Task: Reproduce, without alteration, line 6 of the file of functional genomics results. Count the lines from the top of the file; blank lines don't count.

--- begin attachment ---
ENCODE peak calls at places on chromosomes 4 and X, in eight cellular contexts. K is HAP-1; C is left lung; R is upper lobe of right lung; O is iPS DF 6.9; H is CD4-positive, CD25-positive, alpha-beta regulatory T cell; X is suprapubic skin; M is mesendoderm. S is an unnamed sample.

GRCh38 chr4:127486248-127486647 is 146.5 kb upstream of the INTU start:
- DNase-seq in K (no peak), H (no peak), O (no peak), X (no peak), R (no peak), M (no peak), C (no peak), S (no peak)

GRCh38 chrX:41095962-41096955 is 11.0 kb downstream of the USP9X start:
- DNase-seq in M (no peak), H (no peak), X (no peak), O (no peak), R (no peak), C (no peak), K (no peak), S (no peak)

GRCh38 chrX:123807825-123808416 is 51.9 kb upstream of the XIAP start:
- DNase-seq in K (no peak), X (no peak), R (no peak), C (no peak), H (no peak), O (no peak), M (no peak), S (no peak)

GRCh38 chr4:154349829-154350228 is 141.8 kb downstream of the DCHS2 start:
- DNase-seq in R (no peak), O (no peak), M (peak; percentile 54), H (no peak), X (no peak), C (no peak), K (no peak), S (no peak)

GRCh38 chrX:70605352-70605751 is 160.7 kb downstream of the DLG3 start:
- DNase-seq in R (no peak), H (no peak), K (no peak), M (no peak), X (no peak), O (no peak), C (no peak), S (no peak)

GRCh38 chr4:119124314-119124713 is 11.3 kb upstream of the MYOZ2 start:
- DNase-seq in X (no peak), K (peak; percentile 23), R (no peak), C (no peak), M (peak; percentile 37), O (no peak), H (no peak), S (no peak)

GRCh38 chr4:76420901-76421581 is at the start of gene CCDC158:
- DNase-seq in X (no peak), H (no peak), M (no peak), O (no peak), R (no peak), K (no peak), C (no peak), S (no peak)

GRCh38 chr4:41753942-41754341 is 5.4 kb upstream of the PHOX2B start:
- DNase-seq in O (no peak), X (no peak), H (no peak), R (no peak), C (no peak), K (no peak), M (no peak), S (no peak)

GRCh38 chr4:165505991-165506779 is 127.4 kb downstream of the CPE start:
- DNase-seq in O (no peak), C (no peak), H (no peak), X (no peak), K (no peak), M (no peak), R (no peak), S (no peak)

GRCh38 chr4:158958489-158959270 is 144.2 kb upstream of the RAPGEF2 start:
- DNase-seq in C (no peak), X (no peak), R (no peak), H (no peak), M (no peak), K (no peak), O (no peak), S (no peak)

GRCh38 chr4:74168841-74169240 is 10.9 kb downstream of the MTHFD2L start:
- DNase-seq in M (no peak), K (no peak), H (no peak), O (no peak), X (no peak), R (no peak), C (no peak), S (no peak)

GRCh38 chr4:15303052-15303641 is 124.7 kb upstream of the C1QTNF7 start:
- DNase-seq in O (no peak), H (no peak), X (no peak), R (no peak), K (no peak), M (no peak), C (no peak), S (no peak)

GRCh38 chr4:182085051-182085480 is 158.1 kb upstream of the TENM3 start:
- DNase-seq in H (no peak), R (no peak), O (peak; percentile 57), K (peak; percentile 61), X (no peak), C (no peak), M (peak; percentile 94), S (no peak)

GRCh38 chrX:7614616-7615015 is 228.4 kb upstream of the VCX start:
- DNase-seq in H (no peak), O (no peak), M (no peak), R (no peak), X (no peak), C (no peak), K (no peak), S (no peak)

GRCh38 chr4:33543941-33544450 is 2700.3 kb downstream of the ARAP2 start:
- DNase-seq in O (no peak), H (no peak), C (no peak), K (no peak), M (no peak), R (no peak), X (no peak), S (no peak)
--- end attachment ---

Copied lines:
GRCh38 chrX:123807825-123808416 is 51.9 kb upstream of the XIAP start: